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No Shirt, No Shoes...No Problem! Paperback – 1996

3.6 out of 5 stars 32 customer reviews

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Editorial Reviews

From Booklist

Stand-up comedian Foxworthy has made a bundle with his brand of aw-shucks, low-brow humor. Some might call him folksy. Others might find him witty. Others might not: Roseanne Barr is folksy. Jerry Seinfeld is witty. In fact, in comparison, Beavis and Butthead are witty. But those who like jokes about marrying your kin or getting too drunk to fish will be sure to find this offering just the thing. Foxworthy honors us with his down-home takes on universal conditions such as growing up, relationships, work, marriage, and fatherhood, counterbalancing it with more earthy reminiscences of fishing, hunting, womanizing, drinking, and, of course, smoking, cussing, and chewing tobacco. He shares practical jokes, locker-room humor, and plenty of scatalogical banter. But his book is ultimately uninteresting, unoriginal, and unfunny. One nice thing can be said about Jeff Foxworthy, however: in the 12 years he's been married to Gregg (his wife), he has never farted in front of her. A multiplatinum CD, several best-selling trade paperbacks, among them You Might Be a Redneck If (1989), and a popular TV sitcom do not make Jeff Foxworthy's latest effort funny, but they do ensure plenty of demand. Benjamin Segedin --This text refers to an out of print or unavailable edition of this title.

From Kirkus Reviews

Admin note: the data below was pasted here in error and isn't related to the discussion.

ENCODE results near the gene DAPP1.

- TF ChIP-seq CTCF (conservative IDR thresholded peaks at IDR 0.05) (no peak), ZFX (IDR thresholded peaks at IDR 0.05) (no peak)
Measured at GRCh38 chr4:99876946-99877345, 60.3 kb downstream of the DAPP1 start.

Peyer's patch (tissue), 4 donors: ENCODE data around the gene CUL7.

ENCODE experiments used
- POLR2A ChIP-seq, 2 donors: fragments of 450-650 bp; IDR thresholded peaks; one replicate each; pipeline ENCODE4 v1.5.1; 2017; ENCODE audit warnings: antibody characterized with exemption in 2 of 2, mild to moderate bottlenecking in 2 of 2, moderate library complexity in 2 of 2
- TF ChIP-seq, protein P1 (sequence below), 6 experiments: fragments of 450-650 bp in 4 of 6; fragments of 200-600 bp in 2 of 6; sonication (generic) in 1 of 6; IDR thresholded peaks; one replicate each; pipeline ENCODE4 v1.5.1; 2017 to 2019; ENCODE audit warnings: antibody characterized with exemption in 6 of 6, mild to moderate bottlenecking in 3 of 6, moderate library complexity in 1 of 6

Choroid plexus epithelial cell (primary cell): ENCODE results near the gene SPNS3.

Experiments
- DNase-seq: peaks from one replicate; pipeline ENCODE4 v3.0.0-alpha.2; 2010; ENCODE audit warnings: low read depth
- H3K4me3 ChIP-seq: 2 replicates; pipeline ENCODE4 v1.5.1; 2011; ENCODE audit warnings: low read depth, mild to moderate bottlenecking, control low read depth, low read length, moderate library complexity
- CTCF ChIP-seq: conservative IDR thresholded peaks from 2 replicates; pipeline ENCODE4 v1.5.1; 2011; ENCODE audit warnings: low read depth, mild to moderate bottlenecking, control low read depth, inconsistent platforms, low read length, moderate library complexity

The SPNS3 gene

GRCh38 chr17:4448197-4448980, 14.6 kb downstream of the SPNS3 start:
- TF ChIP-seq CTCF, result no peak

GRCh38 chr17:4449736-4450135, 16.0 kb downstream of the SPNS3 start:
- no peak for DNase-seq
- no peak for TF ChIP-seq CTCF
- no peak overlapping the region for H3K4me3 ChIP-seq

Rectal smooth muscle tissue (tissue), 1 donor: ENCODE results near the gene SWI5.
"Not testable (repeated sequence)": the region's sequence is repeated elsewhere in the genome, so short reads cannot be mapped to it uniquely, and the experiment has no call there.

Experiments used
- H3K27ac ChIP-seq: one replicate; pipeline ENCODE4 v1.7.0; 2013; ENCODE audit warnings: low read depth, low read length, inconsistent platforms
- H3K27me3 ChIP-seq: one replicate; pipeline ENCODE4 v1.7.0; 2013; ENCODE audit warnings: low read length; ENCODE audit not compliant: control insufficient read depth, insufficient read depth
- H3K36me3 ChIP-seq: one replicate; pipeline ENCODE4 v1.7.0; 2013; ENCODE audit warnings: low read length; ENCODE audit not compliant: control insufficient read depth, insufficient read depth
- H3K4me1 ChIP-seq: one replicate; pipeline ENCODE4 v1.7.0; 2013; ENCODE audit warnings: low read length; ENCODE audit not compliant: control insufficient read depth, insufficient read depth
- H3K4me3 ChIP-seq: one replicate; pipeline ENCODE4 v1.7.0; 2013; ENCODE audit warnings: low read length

The star of his eponymous television show has hit it big with recordings and paperbacks (You Might Be a Redneck If, not reviewed, etc.) and now presents more of what was once called rube comedy. He plows the same field thoroughly worked by his fellow Atlantan, the late Lewis Grizzard, and a sort of yokel dybbuk appears to be at work as Foxworthy recounts yarns of his wayward blue-collar, redneck boyhood. Projectile vomiting seems to have been the most debonair of activities, and we are presented with enough instruction in the finer points of mooning to threaten the firmest of civilizations. What passes for Foxworthy's life story, thus far, involves fishing with granddaddy, life with oft-married mamma (a.k.a. Carole), encouragement of his sporting life by oft- married daddy (a.k.a. Big Jim), courtship rituals of Dixie denizens, and the manly art of maintaining a singles' apartment. The relationship between hunting and gender isn't scanted: ``All men delight in pursuits that disgust women. Hunting is near the top of the list,'' he says. ``You never see deer heads in beauty parlors.'' To complete the picture, add some talk about a lot of nasty relatives, a little attention to body effluents, and a discussion of the author's vasectomy. (He, like may gents down his way, is much concerned with his ``package'' and, one supposes, may some day have to be persuaded not to show you his operation.) Foxworthy, a slick Southerner who kind of likes his celebrity, provides simple fodder for his fans. The hillbilly hijinks, to be fair, are mildly entertaining, but you might be a redneck if you take this text for anything more than showbiz ephemera. (Author tour) -- Copyright ©1996, Kirkus Associates, LP. All rights reserved. --This text refers to an out of print or unavailable edition of this title.